Reengineered Thinking (RE:Thinking) is a live 4 week online program where you’ll learn effective strategies to organise your growing knowledge in various fields, identify the gaps in your understanding, and form new ideas based on what you already know.
What I’m Thinking
Make Your Failures Insignificant
“If you think that’s a big failure, we’re working on much bigger failures right now. I am not kidding. Some of them are going to make the Fire Phone look like a tiny little blip.” That’s Jeff Bezos after Amazon’s flagship product the Fire Phone absolutely bombed in the market.
When I read this line back in 2016, it felt like a gimmick audacious billionaires play to show boldness. But the more I thought about it, and especially after I got a better idea about how Bezos runs Amazon from The Everything Store, I started to understand the deep wisdom hidden in this simple punchline.
You see, when you fail the first time, it’s kind of a big deal. My first business was a total failure. I spent one year on an idea that went nowhere. I didn’t deal with it very well. But the truth is, if you are trying to do something new, you are bound to fail once in a while. The trick is not to stop there, and work towards even bigger failures.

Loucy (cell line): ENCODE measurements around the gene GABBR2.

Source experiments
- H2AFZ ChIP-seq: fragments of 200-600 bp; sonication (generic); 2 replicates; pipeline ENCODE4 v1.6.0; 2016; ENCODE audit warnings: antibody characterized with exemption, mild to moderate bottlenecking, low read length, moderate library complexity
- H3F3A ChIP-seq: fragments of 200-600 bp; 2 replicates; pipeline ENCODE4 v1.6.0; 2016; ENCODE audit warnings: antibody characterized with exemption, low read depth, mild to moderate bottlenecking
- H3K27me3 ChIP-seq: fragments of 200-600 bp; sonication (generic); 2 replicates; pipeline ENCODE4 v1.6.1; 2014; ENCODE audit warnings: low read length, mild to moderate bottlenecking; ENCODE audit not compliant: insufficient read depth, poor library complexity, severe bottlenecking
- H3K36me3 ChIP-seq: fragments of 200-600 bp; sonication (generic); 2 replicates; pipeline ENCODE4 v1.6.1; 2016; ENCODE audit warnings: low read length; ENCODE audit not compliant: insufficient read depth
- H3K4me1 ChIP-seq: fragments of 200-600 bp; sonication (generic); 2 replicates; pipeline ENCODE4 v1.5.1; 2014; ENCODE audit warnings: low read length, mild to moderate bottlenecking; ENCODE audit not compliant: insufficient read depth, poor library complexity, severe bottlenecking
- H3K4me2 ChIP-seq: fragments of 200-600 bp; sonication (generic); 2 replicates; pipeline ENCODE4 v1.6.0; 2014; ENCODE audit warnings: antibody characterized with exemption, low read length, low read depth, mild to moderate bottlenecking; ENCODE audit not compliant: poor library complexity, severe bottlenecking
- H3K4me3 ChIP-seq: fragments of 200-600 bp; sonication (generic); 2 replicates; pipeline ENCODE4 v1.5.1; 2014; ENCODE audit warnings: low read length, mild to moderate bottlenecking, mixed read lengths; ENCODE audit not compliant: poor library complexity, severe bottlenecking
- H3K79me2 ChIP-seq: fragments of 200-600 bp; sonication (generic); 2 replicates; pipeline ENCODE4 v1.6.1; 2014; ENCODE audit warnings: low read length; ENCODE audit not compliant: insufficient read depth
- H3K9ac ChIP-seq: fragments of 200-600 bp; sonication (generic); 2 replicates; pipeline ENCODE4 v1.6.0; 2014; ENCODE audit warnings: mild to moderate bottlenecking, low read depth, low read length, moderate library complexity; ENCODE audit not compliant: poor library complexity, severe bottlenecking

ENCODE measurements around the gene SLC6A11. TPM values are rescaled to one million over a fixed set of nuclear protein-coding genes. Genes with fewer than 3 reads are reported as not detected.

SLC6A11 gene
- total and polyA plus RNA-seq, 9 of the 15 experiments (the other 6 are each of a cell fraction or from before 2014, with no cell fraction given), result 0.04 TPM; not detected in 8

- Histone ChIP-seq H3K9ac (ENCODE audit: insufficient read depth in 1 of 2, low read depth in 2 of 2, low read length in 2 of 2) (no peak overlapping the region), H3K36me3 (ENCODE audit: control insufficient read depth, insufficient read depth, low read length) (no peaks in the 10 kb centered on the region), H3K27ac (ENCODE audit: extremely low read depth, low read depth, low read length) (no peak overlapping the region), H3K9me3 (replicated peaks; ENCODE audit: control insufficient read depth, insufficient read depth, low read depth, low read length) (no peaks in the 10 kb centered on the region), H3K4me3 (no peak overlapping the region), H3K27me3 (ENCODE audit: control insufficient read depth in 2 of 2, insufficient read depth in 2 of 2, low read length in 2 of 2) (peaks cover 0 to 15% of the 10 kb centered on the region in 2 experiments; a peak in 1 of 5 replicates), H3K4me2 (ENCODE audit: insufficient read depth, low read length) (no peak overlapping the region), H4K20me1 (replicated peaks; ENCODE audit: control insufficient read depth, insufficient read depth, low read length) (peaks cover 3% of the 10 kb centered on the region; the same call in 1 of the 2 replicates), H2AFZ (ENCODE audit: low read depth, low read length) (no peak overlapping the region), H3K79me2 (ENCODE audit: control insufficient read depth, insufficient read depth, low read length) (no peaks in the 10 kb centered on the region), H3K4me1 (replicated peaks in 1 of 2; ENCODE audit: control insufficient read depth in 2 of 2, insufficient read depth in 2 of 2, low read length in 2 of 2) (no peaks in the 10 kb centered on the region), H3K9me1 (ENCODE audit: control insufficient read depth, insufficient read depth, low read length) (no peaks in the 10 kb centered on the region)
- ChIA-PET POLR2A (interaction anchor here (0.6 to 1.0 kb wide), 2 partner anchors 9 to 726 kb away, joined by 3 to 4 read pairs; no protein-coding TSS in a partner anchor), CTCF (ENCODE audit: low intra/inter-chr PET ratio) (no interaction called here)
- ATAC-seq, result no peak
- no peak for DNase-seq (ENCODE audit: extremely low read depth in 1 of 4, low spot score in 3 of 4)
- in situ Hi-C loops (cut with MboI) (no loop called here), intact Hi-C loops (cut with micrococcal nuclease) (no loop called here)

Create a Quarterly Intellect Expansion Plan
Every new year we have a habit of setting resolutions. “I will reduce eating junk food this year. I will grow abs this year. I will run a marathon this year. I will study harder this year,” and on and on.
If you plan to set goals, you don’t have to wait till new year to set them. It gives gyms and similar services the opportunity to sell coupons.
This new year, instead of creating a random list of goals, I urge to you try something more creative and productive. I encourage you to create something I like to call a Quarterly Intellect Expansion Plan.
What I’m Learning
Giving Up on Dreams
All of us have dreams and hopes for our future. Some people dream of starting a family or living in another country, for instance. Other’s dreams are career focussed.